Last month I visited Satish and Danta’s oldest sister at her college campus. A freshman at OSU, Amita invited her mother and me to attend a lecture by Wes Moore, the author of a book her class was required to read. I hadn’t set foot on an out-of-town college campus in years and the experience certainly was surreal. As Nidhi drove around trying to find a parking place, I scanned the tree-lined streets, marveling at how much they reminded me of my days at Miami University. The old houses and apartment buildings were eerily similar to the ones my friends used to live in and the students milling here, there, and everywhere looked exactly like the ones from my youth. The only differentiating factor was the fact that nearly every one of them had their eyes glued to a cell phone.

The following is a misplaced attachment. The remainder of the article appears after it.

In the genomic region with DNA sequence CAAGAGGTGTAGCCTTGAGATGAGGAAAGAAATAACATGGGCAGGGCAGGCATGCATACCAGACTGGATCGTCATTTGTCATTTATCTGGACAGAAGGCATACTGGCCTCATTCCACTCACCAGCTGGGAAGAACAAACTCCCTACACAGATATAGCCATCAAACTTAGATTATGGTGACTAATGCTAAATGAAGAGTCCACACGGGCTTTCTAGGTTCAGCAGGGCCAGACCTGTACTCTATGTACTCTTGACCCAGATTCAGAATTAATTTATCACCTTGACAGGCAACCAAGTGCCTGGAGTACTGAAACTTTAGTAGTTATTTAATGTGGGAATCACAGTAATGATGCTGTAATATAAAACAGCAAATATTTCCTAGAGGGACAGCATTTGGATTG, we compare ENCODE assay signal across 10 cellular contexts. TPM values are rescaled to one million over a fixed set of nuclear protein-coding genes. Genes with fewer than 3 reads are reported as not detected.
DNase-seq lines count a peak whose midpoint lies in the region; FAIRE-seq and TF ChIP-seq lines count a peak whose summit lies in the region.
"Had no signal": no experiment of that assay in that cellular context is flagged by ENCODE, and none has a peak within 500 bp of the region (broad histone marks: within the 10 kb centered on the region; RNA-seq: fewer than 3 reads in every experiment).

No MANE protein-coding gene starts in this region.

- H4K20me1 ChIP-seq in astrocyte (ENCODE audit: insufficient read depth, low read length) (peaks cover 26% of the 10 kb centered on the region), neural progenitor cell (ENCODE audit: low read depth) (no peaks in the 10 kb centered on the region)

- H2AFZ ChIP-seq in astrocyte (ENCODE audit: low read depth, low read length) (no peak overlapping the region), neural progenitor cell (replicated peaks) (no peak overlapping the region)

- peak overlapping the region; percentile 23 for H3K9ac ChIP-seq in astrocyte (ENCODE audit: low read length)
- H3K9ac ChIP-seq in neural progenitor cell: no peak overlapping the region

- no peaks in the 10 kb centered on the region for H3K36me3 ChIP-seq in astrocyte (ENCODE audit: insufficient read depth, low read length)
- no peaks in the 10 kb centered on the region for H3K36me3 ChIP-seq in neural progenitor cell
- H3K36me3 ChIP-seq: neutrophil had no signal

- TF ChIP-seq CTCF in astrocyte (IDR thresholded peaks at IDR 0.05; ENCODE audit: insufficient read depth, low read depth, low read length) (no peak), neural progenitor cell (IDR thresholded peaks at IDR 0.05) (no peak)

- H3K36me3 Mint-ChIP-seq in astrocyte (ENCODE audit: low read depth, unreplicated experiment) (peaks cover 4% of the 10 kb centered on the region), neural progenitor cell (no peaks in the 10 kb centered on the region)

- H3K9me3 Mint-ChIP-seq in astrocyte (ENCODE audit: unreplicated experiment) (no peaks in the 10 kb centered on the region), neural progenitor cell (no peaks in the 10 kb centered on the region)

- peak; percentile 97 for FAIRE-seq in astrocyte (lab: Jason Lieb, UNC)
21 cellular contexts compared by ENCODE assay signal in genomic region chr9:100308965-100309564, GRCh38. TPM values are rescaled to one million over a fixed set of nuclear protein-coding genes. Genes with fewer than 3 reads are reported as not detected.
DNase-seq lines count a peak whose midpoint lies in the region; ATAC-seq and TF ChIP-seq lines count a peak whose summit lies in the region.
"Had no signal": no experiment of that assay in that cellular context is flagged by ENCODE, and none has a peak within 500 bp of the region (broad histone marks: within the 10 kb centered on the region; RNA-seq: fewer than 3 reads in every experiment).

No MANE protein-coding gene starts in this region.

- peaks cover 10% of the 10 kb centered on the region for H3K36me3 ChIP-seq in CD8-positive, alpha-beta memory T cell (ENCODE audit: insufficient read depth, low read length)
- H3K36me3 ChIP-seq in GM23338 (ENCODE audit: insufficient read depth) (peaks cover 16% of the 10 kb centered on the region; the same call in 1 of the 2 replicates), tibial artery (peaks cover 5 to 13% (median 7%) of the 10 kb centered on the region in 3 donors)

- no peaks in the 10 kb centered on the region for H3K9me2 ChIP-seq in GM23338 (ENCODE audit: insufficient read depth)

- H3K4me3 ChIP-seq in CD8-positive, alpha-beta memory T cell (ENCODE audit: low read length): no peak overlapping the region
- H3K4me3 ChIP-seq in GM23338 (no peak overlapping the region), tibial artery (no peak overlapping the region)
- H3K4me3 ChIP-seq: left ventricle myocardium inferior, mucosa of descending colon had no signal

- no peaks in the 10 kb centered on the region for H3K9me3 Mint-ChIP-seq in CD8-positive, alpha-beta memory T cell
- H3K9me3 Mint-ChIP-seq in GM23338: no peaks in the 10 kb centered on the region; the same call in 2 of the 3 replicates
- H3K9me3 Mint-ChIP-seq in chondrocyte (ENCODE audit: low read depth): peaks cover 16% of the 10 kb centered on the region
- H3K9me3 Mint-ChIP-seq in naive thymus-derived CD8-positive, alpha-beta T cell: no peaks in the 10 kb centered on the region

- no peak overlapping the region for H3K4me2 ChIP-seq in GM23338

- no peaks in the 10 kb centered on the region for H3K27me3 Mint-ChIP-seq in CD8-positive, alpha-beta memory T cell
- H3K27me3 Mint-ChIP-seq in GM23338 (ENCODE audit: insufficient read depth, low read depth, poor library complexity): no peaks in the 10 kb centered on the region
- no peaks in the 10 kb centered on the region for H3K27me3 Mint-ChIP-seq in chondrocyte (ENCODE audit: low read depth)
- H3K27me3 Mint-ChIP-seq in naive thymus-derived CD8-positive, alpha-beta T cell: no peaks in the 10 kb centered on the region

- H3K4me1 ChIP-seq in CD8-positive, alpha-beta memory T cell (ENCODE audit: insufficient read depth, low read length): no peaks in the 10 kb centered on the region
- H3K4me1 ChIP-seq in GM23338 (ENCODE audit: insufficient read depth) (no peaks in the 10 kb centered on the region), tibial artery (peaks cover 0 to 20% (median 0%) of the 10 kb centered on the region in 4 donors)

We met Amita at her dorm, and even though it was co-ed, the energy was still the same as Tappan Hall back in 1984. Lots of boundless chatter. Lots of people milling around. Lots of light and sound and buzz. Amita’s room is small and located at the intersection of two halls near the bathroom. As I stood in her doorway, I thought of my own freshman year. The all-nighters I pulled studying in the kitchenette. The long trek to the showers carrying my plastic bin filled with shampoo, toothpaste, and Q-tips. The night some of the rowdier girls thought it would be hilarious to steal my towel and robe from the outer cubical of my stall so I was forced to wear the shower curtain back to my dorm room or risk darting down the hallway in my birthday suit.